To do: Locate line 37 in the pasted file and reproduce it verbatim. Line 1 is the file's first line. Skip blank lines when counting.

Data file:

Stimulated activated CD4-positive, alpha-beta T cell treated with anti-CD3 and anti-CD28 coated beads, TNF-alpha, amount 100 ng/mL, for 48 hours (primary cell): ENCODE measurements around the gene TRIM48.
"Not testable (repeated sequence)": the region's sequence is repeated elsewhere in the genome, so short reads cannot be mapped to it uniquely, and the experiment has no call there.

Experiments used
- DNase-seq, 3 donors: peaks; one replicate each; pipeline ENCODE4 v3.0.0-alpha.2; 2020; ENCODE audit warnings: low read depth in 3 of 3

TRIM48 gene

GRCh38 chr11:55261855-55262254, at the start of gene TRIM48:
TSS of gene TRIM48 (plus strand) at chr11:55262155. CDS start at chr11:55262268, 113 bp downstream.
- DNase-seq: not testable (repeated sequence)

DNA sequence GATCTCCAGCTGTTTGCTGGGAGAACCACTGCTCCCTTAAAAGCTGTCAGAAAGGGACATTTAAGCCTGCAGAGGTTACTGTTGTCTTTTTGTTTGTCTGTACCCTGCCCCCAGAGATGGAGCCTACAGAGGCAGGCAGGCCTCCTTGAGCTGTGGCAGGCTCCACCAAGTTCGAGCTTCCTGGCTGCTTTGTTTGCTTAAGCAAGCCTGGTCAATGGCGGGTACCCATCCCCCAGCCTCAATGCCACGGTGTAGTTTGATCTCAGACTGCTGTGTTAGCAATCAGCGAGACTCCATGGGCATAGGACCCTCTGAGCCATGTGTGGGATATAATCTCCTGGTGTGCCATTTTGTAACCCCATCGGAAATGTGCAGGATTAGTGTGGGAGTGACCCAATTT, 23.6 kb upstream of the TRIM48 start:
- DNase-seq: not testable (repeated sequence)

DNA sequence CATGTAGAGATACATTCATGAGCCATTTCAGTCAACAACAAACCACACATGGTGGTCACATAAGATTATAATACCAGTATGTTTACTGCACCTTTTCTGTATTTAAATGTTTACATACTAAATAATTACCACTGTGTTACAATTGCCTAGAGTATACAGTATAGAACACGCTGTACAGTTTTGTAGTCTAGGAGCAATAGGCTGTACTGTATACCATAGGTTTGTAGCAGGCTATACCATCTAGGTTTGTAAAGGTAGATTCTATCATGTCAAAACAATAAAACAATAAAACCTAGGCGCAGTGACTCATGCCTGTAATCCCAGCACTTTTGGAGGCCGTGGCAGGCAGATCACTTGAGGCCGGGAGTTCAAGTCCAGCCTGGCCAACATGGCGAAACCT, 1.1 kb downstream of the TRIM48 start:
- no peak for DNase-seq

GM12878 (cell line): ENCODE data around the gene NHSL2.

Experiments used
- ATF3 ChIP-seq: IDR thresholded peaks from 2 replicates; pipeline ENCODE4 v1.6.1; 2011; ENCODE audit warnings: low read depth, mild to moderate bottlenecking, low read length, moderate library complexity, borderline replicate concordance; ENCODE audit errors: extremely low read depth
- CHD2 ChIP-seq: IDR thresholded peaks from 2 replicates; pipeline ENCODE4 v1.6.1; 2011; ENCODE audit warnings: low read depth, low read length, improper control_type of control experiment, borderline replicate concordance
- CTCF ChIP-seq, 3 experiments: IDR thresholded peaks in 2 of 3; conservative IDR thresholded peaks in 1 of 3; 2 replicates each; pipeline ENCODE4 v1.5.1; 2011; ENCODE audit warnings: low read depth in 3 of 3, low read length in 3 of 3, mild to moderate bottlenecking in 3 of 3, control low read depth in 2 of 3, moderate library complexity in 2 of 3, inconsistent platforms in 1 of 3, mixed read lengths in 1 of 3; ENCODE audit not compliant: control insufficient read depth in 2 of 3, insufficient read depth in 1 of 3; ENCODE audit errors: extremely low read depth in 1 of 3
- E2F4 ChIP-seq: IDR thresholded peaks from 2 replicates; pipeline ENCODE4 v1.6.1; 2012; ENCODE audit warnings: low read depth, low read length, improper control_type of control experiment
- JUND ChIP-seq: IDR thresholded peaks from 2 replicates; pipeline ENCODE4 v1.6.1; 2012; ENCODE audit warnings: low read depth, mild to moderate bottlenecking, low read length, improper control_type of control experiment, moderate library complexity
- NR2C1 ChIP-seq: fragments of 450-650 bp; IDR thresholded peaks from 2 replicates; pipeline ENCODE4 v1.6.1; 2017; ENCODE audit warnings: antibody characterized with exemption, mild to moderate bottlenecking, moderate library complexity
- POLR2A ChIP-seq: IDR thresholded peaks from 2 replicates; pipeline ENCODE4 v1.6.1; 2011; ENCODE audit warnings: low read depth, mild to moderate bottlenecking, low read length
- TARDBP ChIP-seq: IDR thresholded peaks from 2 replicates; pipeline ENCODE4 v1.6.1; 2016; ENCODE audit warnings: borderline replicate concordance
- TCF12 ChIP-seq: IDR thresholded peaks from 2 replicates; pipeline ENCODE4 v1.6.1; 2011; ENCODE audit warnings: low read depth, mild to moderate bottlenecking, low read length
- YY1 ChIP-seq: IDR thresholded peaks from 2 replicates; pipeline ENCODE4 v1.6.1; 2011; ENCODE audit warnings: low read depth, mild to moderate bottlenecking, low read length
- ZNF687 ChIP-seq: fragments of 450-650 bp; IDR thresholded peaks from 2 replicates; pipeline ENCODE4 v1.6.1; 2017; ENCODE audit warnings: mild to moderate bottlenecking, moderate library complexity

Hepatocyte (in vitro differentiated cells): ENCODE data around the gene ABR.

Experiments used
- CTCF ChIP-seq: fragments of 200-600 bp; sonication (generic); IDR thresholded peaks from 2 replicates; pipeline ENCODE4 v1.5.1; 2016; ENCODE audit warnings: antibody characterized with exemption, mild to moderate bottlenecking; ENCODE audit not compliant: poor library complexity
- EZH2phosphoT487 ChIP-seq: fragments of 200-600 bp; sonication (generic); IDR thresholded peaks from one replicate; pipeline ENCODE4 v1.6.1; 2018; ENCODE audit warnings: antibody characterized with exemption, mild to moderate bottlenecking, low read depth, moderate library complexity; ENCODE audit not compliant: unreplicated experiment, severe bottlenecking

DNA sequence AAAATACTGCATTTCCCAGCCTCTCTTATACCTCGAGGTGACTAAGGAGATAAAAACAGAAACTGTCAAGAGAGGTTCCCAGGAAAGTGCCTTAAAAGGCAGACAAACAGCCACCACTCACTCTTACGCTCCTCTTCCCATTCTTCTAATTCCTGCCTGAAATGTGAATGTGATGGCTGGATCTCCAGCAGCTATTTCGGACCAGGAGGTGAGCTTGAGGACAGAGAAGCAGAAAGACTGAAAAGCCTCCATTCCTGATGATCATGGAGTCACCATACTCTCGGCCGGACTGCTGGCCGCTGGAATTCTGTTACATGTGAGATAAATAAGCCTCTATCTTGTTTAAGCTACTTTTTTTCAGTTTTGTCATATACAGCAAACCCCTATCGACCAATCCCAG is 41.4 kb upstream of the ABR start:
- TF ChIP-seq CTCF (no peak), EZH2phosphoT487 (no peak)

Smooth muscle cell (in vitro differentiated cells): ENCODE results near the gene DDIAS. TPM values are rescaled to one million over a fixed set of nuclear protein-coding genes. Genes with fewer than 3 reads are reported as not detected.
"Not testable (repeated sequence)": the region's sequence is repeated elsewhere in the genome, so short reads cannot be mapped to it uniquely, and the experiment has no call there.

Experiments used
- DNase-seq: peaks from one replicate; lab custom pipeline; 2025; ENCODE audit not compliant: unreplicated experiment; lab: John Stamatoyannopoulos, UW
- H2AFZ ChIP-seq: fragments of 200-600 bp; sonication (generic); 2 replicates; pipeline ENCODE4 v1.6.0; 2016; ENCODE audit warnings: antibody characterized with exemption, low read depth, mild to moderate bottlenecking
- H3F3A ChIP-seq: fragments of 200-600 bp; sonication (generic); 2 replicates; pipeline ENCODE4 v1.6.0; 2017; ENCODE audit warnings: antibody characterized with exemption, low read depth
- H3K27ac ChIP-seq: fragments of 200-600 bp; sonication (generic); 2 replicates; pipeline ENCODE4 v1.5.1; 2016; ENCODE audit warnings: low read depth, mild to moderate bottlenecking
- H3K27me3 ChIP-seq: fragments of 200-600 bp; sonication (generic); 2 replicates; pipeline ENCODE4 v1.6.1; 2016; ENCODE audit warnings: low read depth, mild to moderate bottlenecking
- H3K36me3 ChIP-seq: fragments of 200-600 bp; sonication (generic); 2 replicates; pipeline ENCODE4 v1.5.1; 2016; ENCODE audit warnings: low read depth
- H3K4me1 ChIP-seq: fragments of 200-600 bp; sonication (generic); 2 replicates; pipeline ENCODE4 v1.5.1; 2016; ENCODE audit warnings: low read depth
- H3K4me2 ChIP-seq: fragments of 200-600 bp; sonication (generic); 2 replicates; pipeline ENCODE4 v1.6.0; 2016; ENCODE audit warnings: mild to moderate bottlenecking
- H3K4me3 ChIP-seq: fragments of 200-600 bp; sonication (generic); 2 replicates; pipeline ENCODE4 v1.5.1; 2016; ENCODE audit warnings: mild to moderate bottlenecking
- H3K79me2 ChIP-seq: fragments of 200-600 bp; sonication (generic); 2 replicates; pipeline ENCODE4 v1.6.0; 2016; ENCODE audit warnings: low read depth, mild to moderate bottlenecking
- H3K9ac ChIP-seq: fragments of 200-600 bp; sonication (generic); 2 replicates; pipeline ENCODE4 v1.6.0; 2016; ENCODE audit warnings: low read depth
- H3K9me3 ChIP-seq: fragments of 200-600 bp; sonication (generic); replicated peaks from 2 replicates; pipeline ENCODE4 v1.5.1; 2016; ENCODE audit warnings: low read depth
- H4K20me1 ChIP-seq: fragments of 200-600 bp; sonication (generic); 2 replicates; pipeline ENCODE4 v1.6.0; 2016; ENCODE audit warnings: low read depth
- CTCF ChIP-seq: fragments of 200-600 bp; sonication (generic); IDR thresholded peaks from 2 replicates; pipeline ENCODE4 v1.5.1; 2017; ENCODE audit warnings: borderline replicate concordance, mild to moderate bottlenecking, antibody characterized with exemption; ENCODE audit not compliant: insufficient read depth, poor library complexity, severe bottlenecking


- H3F3A ChIP-seq: fragments of 200-600 bp; sonication (generic); 2 replicates; pipeline ENCODE4 v1.6.0; 2017; ENCODE audit warnings: antibody characterized with exemption, low read depth